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Shades up. A fast-reacting chemical can change clear lenses to sunglasses in the blink of an eye.

Presto, Instant Sunglasses!

Researchers have developed a material that almost instantaneously changes from clear to dark blue when exposed to ultraviolet (UV) light, and it just as quickly reverts to clear when the light is turned off. The new material, one of a class called photochromics, could be useful in optical data storage as well as in super-fancy sunglasses.

For more than a decade, chemical engineer Jiro Abe and colleagues at Aoyama Gakuin University in Japan have been studying the light-sensitive properties of photochromic materials, particularly those derived from a compound called hexaarylbiimidazole (HABI). In its natural state, HABI is colorless, but when ultraviolet light breaks one of the bonds in the molecule, it produces a version that is dark blue. The problem has been that the transformation takes tens of seconds or longer, so the only commercial application has been sunglasses that slowly darken.

When Abe's team began analyzing HABI's chemical structure through simulations and laboratory experiments, they found that by adding naphthalene to the compound, they could accelerate the color change to about 180 milliseconds. Adding a compound called cyclophane instead of naphthalene improved the clear-to-blue conversion even more--to about 30 milliseconds. Better still, Abe and colleagues report in the current issue of the Journal of the American Chemical Society, the cyclophane version of HABI reverts just as rapidly to its colorless state when the UV light source is turned off. And the compound is so stable that the reactions can be repeated thousands of times.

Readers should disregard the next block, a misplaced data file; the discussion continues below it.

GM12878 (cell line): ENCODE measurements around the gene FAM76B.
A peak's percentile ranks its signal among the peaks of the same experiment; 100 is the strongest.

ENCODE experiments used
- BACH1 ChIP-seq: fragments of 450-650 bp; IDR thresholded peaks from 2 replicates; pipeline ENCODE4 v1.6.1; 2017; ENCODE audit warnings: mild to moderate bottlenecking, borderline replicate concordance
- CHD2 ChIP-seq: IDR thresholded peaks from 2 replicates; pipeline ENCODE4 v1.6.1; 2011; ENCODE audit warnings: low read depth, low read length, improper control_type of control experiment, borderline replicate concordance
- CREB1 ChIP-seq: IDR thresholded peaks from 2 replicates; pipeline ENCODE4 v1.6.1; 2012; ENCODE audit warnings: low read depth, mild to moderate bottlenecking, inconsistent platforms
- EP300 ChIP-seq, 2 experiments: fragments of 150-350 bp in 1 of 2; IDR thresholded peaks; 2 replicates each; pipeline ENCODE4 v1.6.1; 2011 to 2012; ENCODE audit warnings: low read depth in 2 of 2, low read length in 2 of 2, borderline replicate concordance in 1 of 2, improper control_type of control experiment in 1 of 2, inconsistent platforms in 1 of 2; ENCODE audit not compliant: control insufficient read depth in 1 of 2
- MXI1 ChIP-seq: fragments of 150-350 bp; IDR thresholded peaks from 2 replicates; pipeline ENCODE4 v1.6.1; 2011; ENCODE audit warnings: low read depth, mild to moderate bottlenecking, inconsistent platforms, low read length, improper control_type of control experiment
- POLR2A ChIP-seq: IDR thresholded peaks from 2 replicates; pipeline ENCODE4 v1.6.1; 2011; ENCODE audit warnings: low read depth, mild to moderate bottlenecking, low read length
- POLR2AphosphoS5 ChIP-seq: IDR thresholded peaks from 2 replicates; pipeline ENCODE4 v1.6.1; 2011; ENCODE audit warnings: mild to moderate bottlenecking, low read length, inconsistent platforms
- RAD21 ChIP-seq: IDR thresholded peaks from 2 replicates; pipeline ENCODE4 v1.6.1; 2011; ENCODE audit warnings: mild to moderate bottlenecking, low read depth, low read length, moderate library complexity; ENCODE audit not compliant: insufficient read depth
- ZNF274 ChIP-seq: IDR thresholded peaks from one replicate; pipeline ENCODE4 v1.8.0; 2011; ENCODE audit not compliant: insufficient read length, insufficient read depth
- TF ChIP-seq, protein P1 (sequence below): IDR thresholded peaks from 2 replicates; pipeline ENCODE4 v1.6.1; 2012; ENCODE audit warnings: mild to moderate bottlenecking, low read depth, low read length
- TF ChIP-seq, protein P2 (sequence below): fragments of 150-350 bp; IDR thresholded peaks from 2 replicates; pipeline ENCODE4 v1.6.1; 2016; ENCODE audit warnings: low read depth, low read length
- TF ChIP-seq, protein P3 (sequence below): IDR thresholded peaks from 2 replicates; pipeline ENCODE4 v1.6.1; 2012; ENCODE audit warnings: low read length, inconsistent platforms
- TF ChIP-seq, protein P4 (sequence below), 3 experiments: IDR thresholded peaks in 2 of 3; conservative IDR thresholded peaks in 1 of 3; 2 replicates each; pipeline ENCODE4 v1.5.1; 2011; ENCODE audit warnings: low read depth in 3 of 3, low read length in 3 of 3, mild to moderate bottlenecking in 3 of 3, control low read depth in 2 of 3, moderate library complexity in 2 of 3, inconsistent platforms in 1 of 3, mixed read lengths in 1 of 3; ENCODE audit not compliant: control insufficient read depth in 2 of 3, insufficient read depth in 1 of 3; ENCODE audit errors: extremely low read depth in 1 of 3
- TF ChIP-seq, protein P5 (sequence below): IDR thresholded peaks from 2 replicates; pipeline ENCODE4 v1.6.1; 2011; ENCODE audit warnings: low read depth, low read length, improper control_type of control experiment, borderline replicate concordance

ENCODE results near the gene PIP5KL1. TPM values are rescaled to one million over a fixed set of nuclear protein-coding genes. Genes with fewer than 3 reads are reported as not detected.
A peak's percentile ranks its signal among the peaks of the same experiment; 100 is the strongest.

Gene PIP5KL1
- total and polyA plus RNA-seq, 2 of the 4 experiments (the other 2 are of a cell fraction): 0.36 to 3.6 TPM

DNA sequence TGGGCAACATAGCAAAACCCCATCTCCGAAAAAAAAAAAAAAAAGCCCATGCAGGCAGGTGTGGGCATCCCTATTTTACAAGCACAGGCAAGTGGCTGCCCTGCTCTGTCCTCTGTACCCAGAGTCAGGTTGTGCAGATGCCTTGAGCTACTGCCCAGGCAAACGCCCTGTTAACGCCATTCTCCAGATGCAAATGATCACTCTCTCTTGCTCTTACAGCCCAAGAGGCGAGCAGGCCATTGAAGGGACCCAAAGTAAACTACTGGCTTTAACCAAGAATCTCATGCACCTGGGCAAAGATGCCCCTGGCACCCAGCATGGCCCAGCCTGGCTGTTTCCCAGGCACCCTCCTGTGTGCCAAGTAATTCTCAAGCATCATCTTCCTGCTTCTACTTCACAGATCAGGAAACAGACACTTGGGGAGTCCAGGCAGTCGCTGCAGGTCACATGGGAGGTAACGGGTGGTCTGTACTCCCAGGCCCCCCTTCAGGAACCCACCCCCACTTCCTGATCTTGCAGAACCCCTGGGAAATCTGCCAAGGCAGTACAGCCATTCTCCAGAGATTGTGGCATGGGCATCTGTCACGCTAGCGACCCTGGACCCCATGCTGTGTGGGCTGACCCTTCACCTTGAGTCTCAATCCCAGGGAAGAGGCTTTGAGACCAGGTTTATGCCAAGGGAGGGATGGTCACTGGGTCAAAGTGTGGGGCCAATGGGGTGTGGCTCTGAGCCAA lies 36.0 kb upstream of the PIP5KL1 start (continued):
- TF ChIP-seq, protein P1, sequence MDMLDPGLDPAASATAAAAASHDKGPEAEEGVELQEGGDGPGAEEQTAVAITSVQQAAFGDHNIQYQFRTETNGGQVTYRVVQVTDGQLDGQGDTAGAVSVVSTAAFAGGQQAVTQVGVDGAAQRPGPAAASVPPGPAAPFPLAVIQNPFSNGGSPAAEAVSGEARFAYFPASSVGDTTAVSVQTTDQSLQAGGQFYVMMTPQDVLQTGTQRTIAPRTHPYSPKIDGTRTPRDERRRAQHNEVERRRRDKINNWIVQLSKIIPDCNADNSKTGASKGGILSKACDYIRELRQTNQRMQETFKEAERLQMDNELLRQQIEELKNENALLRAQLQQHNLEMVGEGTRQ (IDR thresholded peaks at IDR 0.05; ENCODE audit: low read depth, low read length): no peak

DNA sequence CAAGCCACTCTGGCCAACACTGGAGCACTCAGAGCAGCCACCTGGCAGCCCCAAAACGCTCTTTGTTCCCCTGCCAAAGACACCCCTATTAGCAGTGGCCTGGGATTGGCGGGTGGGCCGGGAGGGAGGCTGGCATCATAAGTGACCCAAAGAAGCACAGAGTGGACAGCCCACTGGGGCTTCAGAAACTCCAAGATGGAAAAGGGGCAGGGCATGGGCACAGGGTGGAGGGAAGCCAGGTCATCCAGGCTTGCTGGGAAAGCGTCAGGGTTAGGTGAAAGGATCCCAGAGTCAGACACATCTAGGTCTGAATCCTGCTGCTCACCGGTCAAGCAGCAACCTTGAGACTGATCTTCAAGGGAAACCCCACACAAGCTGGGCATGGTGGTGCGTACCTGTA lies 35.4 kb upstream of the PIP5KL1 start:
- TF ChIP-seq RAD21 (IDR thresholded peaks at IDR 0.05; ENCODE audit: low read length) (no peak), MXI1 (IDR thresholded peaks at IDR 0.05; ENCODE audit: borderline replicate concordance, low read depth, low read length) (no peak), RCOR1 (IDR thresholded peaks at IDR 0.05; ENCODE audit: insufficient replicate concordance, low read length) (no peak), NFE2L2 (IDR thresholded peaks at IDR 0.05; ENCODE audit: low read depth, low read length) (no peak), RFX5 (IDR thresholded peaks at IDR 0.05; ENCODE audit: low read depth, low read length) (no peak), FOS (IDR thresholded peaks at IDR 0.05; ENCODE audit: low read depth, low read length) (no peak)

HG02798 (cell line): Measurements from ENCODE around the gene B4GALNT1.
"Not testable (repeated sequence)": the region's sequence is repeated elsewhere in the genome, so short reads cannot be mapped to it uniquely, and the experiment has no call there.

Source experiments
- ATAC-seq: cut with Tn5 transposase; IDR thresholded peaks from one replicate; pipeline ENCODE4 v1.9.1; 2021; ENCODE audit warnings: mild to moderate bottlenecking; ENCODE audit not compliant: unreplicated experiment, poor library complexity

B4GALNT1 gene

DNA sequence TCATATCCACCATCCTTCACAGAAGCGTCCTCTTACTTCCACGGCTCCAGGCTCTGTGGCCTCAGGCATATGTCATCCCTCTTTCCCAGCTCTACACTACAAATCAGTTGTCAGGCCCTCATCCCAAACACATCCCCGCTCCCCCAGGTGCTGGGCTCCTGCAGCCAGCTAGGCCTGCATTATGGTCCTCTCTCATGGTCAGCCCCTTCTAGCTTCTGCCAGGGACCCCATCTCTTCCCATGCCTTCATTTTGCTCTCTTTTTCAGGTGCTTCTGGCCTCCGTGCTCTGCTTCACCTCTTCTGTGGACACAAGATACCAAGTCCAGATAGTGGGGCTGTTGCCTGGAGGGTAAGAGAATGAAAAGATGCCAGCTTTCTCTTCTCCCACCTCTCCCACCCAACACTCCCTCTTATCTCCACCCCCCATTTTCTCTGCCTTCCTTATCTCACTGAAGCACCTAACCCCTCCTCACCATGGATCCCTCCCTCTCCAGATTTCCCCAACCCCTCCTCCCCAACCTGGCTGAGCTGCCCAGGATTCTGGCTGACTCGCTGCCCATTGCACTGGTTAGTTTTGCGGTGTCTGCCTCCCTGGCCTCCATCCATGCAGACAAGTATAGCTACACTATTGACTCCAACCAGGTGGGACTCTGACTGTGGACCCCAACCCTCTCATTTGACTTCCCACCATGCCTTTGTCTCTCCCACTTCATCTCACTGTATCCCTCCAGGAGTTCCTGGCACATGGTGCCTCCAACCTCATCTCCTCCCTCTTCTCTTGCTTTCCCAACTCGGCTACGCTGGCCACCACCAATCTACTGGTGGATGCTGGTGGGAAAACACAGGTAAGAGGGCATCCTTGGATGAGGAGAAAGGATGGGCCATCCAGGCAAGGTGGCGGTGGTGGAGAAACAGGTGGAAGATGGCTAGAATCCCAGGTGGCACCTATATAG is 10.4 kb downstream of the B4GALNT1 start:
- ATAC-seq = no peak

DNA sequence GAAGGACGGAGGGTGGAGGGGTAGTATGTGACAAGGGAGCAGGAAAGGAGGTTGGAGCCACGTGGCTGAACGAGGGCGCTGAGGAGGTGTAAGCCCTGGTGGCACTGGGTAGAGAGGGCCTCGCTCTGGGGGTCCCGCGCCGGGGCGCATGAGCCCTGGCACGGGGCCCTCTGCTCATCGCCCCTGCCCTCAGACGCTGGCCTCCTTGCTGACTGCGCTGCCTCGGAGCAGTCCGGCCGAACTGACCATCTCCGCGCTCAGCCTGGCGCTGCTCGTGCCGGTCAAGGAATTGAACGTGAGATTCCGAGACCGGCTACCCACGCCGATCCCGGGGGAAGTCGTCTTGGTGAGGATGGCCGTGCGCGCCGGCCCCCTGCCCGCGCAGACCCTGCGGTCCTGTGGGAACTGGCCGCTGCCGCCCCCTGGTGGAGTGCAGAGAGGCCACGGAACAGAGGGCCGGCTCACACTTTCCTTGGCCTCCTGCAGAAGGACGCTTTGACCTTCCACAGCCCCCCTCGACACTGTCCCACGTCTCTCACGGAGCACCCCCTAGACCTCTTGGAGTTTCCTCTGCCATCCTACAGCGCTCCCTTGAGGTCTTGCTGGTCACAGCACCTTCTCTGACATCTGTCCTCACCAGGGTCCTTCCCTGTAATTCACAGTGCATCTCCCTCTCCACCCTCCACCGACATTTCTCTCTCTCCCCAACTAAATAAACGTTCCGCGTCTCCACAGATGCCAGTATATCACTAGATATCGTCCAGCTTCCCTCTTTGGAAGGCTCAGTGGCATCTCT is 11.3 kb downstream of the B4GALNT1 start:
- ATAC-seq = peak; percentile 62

If added to Plexiglas or other lens materials, the modified version of HABI would allow sunglasses to instantaneously darken in sunlight and turn clear equally rapidly whenever their wearer moves indoors. HABI's properties could also make it a prime candidate for a new generation of optical data-storage devices, in which its color on/off ability could substitute for the magnetic on/off switches that underlie today's electronic data-storage devices.

The new version of HABI developed by Abe and colleagues shows "remarkable stability and rapid switching," says chemist Devens Gust of Arizona State University, Tempe. These are qualities that few other photochromic materials have, he says, so this compound is a "significant step forward" in harnessing these materials for data processing and storage.

Posted in Chemistry, Physics, Technology